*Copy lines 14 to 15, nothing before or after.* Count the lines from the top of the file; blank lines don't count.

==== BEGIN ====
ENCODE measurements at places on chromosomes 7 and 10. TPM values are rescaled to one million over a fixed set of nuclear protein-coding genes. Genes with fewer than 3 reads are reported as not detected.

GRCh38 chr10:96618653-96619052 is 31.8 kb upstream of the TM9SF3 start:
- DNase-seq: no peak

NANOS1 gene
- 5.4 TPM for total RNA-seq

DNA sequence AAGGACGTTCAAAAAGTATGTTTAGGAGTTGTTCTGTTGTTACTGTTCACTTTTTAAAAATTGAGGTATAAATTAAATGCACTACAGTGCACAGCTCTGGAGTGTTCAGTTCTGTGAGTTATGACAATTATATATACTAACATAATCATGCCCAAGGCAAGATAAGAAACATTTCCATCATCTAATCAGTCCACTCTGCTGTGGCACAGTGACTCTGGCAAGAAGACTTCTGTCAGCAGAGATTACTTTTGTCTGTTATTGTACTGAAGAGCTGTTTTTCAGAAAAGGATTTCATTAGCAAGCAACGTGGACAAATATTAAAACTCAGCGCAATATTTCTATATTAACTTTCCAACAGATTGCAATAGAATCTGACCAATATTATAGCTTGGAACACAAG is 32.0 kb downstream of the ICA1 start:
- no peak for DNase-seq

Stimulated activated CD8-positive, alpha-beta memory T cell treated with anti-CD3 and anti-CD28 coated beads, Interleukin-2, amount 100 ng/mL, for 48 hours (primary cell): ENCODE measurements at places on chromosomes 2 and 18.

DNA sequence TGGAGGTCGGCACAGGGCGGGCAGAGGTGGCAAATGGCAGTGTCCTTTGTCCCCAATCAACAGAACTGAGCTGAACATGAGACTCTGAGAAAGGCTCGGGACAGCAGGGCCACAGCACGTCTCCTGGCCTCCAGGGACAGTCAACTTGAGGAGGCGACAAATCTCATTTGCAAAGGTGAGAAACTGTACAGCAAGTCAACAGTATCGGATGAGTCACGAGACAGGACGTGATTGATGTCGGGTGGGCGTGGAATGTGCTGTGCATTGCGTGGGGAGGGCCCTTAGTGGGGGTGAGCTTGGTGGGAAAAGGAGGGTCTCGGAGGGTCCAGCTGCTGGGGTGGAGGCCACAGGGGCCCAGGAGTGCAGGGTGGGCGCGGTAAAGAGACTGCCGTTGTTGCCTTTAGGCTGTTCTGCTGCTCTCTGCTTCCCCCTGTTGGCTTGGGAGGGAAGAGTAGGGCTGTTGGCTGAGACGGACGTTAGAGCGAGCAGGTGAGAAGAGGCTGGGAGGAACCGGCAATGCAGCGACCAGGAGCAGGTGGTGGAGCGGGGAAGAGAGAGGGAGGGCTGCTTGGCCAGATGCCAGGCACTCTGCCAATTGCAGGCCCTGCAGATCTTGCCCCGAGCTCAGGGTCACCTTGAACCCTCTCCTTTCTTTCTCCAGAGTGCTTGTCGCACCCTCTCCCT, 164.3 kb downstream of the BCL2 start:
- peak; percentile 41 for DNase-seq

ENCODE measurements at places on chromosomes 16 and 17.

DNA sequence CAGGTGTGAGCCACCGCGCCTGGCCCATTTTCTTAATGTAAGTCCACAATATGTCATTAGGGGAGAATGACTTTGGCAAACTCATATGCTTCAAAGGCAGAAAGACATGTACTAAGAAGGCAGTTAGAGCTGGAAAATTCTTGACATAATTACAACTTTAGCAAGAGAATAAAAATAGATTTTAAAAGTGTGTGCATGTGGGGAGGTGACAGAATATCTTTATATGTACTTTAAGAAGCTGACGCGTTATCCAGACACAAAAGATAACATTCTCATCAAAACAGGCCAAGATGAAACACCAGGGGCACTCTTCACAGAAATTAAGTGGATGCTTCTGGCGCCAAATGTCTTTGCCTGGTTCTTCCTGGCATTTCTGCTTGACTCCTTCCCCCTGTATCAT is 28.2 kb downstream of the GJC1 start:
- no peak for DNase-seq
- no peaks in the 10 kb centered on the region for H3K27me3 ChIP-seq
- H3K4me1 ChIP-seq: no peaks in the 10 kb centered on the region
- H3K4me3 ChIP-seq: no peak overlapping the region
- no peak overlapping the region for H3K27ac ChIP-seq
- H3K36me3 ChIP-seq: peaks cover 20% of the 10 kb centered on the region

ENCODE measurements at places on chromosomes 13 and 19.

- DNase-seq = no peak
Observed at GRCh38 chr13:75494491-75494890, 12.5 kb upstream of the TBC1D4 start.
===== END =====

- no peaks in the 10 kb centered on the region for H3K27me3 ChIP-seq
- H3K4me1 ChIP-seq: no peaks in the 10 kb centered on the region